Rescue Rewards Group of the Week - January 23, 2012
Tree House Humane Society Helps Stray and Feral Cats In Chicagoland Area
Cats represent the largest number of animals being killed at shelters all over the country. In the Chicagoland area for the past four decades, the Tree House Humane Society has made a huge difference to give stray and feral cats a chance at a better life. To date, Tree House has found homes for over 16,000 cats and provided low-cost spay and neuter services to over 20,000 cats and dogs in Chicago.
Tree House’s specialty has been to rescue the sick, injured, abused and neglected cats that many other shelters and rescues won’t admit. Once they’re taken in and nursed back to health, the cats are housed throughout the cageless, no-kill shelter until they find a home. Tree House also hosts a variety of other programs that include community education, a pet food pantry for low-income families, and monitoring Chicago’s feral cat community. From their Bucktown location, they also provide a low-cost spay and neuter clinic.
This coming spring, the organization hopes to launch a new chapter as they break ground on a state-of-the-art adoption facility in Rogers Park.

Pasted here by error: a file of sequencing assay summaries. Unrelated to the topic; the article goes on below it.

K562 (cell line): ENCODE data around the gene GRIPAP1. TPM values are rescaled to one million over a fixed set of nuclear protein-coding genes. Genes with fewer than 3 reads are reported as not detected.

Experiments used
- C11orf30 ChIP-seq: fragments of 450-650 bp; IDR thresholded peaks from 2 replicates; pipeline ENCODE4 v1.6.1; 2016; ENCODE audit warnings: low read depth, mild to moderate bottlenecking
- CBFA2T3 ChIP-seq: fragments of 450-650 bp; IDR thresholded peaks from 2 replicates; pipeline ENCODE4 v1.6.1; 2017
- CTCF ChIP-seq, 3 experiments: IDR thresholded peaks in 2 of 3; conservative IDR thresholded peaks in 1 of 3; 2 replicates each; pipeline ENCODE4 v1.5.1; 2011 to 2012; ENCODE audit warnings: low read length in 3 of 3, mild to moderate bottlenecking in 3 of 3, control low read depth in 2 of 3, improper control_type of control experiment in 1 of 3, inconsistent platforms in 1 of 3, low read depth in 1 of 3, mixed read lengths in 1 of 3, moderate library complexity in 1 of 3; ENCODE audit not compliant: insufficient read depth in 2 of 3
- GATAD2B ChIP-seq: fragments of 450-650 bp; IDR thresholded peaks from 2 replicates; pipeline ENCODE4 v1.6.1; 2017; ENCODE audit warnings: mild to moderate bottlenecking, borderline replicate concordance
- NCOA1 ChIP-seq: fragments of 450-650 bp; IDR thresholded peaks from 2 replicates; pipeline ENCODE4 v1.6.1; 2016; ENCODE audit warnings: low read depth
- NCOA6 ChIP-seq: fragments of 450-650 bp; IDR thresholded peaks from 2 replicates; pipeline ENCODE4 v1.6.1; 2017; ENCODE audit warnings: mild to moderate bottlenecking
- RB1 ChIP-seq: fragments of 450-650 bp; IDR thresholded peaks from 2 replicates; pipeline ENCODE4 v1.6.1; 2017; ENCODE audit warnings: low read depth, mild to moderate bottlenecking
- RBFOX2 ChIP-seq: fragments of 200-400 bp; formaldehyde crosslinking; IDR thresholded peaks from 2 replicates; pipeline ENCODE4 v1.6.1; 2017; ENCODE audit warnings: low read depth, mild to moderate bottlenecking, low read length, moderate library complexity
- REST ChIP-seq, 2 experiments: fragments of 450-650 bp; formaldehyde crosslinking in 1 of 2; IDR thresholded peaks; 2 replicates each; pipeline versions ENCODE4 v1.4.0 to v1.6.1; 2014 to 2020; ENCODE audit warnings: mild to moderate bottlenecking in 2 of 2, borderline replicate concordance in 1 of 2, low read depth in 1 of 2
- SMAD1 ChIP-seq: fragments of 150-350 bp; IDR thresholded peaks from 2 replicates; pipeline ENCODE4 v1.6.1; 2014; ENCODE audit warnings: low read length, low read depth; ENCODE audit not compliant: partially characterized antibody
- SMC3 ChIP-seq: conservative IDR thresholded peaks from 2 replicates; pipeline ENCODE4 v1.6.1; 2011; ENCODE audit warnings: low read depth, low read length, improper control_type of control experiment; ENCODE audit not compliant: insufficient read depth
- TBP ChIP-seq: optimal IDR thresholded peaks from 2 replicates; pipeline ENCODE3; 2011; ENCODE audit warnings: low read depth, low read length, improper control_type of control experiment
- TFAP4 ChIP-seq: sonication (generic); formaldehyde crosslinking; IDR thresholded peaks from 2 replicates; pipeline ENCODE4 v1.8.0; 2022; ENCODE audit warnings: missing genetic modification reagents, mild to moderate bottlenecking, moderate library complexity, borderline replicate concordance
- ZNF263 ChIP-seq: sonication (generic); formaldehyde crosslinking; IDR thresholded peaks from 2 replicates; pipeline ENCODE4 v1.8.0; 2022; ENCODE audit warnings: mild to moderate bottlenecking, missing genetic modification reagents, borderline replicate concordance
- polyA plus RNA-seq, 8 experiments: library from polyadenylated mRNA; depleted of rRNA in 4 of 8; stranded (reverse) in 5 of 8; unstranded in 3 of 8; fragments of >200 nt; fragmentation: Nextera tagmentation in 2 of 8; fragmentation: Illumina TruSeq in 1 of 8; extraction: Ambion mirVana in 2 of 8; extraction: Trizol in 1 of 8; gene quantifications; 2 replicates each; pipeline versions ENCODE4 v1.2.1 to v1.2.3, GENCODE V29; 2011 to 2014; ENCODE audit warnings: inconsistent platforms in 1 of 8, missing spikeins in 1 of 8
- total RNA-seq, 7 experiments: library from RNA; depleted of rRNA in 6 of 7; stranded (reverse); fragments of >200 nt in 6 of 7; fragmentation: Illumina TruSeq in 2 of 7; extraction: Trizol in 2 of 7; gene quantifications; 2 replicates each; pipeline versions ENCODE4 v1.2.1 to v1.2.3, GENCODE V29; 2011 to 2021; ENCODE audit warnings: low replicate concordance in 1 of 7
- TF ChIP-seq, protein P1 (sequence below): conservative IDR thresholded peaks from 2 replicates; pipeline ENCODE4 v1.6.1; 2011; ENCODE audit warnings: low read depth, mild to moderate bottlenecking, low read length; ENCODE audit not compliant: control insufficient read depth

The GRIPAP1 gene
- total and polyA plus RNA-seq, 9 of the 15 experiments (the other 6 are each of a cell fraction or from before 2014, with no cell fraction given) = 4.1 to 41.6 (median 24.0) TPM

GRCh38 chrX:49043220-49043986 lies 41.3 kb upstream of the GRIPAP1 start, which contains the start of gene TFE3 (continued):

“We’ve expanded and retrofitted as much as we can at our headquarters on Carmen and really need to build a new facility to house our many programs,” says Jenny Schlueter, development director & Feral Friends TNR program manager. “We take in so many cats that are sick or injured and we do what we can to get them healthy and to shorten isolation time while keeping our current population healthy. Because of that, we clean intensely to keep our facility sterile. Our new shelter will need to be constructed with materials that are easier to clean. Better ventilation through a new HVAC-system is also important.
“Since we are having the building designed to our specifications, we will be able to better organize the space to house our cats. For cats that are shy and stressed out by the shelter environment, we’ll be adding single and double cat condos to give them longer acclimation periods to settle into our shelter environment,” said Schlueter.
To read more about Tree House, go to www.treehouseanimals.org.